Gemfinder, if you follow the link to Weild's statement and supporting documentation (especially page 9) you'll see that the number of IPOs raising less than $25 million fell very sharply from 1996-2000, well before Sarbanes-Oxley was enacted in 2002. I don't doubt your story but there more to this than accounting regulation.ReplyDelete
I accept that and did not intend to imply otherwise.ReplyDelete
My point was that the change in total listed stocks is equal to the number of new listings minus the number of delistings. Both of these are moving in the wrong direction.
IPOs are declining, and the reasons you give are compelling.
Meanwhile, delistings accelerated dramatically after 2002, for the regulatory reason.
Not that regulation is unnecessary -- it's painfully obvious we have an endemic fraud problem. But adding complex reporting regimes that enrich the big accountancies (who are themselves implicated in the fraud problem) is perhaps not the highest ROI way to fix things. It also acts as a regressive tax on smaller businesses, though most fraud losses have been from large caps.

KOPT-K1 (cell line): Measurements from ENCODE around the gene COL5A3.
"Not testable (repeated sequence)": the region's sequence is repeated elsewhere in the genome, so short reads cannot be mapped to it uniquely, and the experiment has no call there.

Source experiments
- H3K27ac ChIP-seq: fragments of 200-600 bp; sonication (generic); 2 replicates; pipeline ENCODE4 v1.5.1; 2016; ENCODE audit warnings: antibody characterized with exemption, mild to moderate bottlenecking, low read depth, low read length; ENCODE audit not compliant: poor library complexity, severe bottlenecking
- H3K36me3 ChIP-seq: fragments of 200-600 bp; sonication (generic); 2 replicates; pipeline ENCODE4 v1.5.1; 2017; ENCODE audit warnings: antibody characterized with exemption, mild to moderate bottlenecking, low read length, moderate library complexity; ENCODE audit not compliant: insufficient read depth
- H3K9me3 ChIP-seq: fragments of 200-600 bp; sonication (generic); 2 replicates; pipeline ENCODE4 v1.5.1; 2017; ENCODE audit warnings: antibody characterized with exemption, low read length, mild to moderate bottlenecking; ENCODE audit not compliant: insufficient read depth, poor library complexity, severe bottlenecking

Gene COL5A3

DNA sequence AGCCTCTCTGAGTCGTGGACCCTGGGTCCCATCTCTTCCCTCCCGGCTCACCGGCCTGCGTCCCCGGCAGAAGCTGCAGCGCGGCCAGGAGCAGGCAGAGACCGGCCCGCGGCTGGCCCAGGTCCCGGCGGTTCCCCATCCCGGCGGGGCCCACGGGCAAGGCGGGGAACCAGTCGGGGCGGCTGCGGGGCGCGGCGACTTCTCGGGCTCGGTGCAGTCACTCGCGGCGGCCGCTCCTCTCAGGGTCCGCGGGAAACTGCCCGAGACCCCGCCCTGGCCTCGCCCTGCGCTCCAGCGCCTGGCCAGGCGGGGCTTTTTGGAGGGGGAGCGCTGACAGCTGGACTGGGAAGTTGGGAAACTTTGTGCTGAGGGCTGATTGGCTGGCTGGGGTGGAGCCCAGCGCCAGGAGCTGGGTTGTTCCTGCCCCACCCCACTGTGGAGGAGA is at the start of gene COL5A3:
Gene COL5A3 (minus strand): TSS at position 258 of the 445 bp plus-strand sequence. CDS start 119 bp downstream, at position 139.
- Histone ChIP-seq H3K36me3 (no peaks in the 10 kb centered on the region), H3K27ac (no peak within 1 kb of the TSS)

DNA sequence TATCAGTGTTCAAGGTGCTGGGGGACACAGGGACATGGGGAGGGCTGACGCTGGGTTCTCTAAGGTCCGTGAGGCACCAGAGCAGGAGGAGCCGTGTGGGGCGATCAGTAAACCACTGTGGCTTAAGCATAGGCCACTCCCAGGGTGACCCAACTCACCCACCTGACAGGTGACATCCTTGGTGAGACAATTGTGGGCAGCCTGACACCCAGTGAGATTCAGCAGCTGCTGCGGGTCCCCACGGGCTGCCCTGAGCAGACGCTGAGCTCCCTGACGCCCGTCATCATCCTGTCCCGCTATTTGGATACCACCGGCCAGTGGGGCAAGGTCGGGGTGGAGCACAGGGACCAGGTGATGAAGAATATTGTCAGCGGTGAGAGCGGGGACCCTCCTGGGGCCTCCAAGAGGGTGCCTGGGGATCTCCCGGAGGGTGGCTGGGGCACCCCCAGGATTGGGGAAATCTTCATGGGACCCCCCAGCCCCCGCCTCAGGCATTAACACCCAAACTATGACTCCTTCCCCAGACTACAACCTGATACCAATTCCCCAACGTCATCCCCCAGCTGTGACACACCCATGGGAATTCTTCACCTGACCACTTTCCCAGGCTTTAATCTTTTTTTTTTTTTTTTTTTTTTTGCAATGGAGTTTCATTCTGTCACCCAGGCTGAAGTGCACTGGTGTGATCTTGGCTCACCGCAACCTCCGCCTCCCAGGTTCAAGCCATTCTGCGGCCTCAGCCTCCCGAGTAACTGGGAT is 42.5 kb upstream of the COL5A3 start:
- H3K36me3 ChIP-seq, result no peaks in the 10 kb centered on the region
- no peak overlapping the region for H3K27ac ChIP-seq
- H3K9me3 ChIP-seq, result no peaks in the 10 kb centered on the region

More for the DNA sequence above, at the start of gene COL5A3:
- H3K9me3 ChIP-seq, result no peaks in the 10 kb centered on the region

Agreed - thanks for your comment.ReplyDelete
"Aftermarket support for IPOs has withered because issuers lose money providing it "ReplyDelete
lol - why? because spreads are too narrow? (sarcasm)...
David's mistake is one of correlation vs causation... one of the oldest in the book. Perhaps the decline in listings has something to do with the end of the greatest leverage bubble our world has ever seen???
see, this may be true: "Fundamental investing, or so‐called “information increasing” activities, are being displaced by trading, or so‐called “information mining” activities. The growth in indexing and ETFs may be exacerbating this problem. "
but that conflicts with what he's saying about a lack of liquidity in smaller cap names. you can't have it both ways. HFT algos are not trading microcap stocks that trade 1200 shares a day. by DEFINITION
Weild, same guy that advocates setting up an alternative market with only broker intermediated trading against market maker quotes with a dime or two spread. Phone only, no electronic execution. Basically the old school NASDAQ system. Seems like he's got an agenda.ReplyDelete